Let’s use the same example of a marketing analyst receiving partner-sourced leads and needing to ingest and integrate them with CRM or marketing automation data. In this scenario, the marketing analyst will be able to interact with the data directly, profile and identify key missing fields to generate an exception report, and decide on the right matches based on machine learning suggestions. In this case, the join may be a combination of email and/or social media handles, thereby increasing the validity of the results.

Rather than needing to run data through a slow batch process, the analyst is able to tell the percentage of join matches interactively and instantaneously; if the suggested confidence score is not high enough, she can quickly enrich the data with additional data elements to increase the chances of a match with existing data.

At the heart of this exercise, data guides the user to a desired state, which allows the user to create steps that they otherwise would not have presumed. The result is higher quality and a more agile and instantaneous approach that saves time and money.

Comparing the approaches

Presumption-driven approaches tend to center around logic that is decoupled from the nuances of the data. Data-driven approaches tend to center around the reality of the data at hand. The former is cumbersome and slow, while the latter is agile.

Most people tend to bucket ETL tools into the presumption or logic-driven approach. However, even newer data preparation solutions that expect users to first formulate the end-to-end logic by drawing boxes and lines without being guided by insights into the data follow the identical paradigm of the presumption-based approach, just like ETL tools.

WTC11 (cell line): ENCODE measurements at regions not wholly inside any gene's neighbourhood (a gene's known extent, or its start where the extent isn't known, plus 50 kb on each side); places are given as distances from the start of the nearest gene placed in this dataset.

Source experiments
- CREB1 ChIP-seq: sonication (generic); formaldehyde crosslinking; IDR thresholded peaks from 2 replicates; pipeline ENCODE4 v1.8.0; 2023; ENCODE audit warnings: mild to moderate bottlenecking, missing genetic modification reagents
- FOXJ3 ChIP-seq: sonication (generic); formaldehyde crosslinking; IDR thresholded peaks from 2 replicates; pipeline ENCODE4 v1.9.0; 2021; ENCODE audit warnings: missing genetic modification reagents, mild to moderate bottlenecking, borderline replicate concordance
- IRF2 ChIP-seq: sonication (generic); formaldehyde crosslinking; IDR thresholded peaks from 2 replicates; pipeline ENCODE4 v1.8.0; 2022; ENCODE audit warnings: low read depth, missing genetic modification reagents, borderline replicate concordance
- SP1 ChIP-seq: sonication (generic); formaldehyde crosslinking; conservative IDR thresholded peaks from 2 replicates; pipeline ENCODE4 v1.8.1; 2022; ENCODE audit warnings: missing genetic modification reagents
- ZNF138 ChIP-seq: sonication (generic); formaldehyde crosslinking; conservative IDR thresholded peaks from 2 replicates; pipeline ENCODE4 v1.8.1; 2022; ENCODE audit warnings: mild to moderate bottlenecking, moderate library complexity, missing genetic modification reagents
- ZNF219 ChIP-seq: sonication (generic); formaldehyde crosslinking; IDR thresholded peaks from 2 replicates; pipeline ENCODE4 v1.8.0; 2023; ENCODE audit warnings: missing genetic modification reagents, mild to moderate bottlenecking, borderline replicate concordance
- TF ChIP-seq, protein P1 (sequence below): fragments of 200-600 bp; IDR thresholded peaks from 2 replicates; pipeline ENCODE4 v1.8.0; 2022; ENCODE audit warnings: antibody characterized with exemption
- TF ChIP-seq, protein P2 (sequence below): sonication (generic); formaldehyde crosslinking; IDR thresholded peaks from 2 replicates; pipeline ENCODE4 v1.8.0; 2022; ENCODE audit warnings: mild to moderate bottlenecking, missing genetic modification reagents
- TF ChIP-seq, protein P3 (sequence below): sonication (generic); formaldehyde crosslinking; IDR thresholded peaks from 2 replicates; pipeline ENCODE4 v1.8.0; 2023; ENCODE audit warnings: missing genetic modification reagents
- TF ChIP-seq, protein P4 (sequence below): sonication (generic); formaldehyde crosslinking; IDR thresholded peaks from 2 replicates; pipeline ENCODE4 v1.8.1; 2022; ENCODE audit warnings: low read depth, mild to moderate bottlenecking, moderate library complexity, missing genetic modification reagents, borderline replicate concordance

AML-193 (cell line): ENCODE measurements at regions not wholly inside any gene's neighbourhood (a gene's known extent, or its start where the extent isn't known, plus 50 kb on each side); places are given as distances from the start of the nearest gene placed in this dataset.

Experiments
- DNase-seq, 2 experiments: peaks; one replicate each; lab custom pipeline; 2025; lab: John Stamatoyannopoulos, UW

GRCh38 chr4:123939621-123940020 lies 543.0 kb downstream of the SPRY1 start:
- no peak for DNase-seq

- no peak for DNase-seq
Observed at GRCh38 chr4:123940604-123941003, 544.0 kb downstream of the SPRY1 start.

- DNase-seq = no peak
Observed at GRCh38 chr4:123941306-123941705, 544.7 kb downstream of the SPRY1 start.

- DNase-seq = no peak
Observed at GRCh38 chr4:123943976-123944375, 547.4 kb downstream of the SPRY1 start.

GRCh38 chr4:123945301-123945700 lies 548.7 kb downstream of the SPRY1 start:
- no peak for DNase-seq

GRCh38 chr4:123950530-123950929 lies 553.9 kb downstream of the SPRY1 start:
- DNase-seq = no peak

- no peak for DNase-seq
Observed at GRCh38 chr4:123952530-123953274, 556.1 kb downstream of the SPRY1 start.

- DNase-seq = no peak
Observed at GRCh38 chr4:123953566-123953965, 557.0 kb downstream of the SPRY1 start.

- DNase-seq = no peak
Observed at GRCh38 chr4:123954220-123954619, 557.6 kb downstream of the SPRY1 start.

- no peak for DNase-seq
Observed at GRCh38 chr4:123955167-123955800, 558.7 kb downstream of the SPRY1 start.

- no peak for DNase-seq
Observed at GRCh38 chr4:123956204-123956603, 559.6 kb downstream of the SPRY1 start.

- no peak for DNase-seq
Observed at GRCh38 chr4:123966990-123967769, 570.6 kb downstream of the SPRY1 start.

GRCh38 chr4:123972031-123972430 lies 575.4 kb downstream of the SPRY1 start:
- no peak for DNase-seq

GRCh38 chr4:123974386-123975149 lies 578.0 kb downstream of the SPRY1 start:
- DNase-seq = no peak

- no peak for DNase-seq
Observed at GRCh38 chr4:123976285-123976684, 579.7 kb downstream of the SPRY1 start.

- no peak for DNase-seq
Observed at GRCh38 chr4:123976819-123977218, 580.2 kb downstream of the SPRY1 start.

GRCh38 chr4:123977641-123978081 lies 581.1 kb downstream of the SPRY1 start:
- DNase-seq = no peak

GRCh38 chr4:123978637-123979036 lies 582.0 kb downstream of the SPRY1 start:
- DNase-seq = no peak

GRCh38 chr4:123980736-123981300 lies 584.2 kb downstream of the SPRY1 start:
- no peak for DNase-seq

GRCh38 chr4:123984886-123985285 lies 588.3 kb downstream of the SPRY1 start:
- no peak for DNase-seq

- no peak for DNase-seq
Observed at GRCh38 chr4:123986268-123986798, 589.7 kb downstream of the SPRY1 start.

Also, data preparation tools that enforce samples claim to guide users through interactivity with the data, except that the data is just a tiny sliver — often less than 10% — of the overall data set! In this case, the user is given a false sense of confidence, as their impression of the data they are interacting with does not accurately reflect reality. Despite outward appearances, these cases are just as presumption-based as legacy ETL tools. The user must take a very iterative approach to formulating steps based on a sample, then run the inferred logic in batch against the full data set, interpret the results to identify what was missed initially, then start the cycle all over again with yet another sample.

Conclusion

In order to solve data problems, interacting with the entire data set, profiling it, and transforming it is by far the fastest and most desirable approach. Data is your key to unraveling those needs; limiting yourself to anything less than 100% of your data and attempting to prepare it to derive insights is suboptimal and worse, could lead to misleading results. Modern day information management platforms such as Paxata enable users to interact with their entire data set and intuitively guide their data preparation process, leading to much faster and more reliable results.

After all, why wouldn’t your data be at the center of your data management exercise?

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DataRobot